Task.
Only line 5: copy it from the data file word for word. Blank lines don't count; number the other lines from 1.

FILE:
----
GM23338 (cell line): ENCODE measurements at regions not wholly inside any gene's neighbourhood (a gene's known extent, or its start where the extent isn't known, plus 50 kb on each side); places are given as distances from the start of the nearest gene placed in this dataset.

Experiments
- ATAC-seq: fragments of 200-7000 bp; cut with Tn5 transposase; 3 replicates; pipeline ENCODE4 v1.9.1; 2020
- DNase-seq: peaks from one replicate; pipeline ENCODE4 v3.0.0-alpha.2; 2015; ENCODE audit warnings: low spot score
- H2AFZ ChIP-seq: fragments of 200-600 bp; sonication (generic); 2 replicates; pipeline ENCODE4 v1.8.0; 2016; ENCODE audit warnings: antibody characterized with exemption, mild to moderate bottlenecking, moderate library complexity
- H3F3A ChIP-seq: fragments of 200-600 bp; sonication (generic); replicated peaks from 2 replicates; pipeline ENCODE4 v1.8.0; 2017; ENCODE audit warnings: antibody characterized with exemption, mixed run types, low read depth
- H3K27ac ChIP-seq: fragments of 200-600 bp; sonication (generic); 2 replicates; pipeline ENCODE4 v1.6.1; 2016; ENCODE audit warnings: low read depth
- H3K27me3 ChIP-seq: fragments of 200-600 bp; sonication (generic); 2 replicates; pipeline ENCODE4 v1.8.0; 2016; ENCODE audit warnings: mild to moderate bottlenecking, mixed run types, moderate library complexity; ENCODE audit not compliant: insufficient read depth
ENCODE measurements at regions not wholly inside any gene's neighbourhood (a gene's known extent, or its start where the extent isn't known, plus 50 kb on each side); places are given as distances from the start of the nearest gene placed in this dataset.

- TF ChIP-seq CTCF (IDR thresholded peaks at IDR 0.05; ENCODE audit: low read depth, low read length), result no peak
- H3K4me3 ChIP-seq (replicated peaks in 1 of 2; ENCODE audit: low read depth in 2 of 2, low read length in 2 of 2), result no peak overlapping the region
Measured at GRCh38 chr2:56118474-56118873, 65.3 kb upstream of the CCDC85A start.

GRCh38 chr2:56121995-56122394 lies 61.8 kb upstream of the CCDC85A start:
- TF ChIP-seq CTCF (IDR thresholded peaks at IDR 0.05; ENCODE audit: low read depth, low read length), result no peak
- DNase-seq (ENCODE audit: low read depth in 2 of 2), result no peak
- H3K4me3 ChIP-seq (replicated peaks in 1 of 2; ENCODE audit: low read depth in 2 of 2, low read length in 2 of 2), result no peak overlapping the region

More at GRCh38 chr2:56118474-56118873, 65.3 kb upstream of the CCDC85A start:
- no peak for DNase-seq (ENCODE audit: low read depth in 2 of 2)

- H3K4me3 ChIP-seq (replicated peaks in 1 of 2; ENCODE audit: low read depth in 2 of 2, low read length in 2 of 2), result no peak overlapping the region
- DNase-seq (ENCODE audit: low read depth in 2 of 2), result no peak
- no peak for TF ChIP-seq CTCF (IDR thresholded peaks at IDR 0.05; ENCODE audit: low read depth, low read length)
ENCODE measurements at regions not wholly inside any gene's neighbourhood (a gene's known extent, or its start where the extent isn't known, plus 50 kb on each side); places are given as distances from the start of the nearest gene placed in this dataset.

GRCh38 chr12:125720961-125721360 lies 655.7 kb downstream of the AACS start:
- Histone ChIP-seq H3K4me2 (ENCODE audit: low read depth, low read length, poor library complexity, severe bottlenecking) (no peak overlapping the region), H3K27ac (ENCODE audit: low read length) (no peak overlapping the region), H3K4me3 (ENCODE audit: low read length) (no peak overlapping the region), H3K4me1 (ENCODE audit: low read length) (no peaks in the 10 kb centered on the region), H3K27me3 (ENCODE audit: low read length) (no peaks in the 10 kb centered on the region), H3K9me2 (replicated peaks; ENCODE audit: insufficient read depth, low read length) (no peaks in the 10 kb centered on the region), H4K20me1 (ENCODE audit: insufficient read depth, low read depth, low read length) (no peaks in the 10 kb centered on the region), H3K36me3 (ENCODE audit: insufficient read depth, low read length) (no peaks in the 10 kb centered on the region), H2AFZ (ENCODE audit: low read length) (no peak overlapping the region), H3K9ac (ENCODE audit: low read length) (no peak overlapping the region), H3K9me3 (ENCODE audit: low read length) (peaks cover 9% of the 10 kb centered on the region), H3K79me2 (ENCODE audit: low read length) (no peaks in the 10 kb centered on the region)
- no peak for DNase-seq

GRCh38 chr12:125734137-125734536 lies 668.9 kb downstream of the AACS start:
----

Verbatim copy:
- H2AFZ ChIP-seq: fragments of 200-600 bp; sonication (generic); 2 replicates; pipeline ENCODE4 v1.8.0; 2016; ENCODE audit warnings: antibody characterized with exemption, mild to moderate bottlenecking, moderate library complexity